The Old West is not just something that Hollywood created, it really existed. The cowboy lifestyle helps give Texas a bit of mystique and is a big part of the state’s culture. I recently visited the Fort Worth Stockyards with my mom so we could learn more about what that way of life was really like.
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Historical Tour of the Fort Worth Stockyards
To learn about the history of the area, you should take the 90 minute guided walking tour of the Stockyards. Tours leave from the Visitors Center at 130 East Exchange Avenue three times a day. Ticket prices are $7 for adults, $6 for seniors, and $5 for children. Before leaving on our tour, we watched the “Spirit of The West” video to get a little historical background.
At the end of the American Civil War, cattle were everywhere in Texas and no one had money to pay for them. People realized they could get a lot of money for the cattle if they could just get them up north. Moving cattle 800 miles was not easy then. The Fort Worth Stockyards developed as the place to rest before heading north.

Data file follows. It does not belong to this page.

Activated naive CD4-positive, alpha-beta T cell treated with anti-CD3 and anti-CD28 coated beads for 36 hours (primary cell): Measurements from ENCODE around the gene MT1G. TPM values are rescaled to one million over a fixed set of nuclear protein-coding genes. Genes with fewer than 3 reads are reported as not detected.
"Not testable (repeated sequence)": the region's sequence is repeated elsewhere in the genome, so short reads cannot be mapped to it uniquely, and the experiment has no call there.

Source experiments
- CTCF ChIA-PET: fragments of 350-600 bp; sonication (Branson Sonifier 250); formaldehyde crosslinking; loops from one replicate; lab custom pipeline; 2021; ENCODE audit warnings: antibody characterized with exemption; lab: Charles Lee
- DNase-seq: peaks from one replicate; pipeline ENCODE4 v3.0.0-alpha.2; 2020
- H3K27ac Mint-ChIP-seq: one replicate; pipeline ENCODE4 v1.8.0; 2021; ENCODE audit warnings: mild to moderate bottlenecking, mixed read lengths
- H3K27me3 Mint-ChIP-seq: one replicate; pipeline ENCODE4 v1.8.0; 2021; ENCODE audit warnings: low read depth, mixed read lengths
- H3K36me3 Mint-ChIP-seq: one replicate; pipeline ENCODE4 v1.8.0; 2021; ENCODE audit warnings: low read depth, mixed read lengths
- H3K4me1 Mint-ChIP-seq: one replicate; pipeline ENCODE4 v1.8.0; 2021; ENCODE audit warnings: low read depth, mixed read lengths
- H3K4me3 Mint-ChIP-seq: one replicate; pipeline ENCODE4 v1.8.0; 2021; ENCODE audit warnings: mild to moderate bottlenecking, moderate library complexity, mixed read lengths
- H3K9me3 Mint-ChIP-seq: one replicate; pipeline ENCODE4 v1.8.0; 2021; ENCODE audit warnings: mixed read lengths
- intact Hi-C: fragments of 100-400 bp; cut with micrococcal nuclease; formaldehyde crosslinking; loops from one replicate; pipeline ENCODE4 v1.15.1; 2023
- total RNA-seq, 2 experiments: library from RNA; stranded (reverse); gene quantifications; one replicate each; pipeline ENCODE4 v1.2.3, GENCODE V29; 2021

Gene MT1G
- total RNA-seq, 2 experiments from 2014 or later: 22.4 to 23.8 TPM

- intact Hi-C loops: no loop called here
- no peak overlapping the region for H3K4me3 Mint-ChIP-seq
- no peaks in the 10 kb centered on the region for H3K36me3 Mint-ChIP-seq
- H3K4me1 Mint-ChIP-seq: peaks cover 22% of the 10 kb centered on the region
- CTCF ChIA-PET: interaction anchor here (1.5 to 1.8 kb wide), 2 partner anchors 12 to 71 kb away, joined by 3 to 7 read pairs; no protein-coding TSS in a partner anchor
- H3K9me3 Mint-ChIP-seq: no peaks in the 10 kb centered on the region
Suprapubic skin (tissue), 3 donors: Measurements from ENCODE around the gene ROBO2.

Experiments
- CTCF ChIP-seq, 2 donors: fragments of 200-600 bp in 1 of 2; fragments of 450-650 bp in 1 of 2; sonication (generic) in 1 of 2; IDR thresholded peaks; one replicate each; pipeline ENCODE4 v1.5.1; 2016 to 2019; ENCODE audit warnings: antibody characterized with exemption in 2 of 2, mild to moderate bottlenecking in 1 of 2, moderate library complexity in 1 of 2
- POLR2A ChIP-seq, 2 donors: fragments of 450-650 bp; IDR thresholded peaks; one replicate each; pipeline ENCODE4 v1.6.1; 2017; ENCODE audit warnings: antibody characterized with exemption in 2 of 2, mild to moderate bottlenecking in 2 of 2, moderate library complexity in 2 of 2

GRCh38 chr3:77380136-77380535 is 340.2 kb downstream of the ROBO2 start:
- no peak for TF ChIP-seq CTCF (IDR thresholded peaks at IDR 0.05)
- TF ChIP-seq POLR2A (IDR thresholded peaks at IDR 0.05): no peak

Years later businessmen realized that it would be more efficient if the meat packing plants came to Fort Worth instead of transporting the cattle up North. So in 1903, two large meat processing plants, Swift and Armour opened. The Stockyards were thriving.
After World War II, the trucking industry developed. Transporting livestock by road quickly became more flexible and cost-efficient than the railroad. This meant the market favored the shipper, not the meat packer, and smaller operations were taking business away from central locations like the Stockyards. (more…)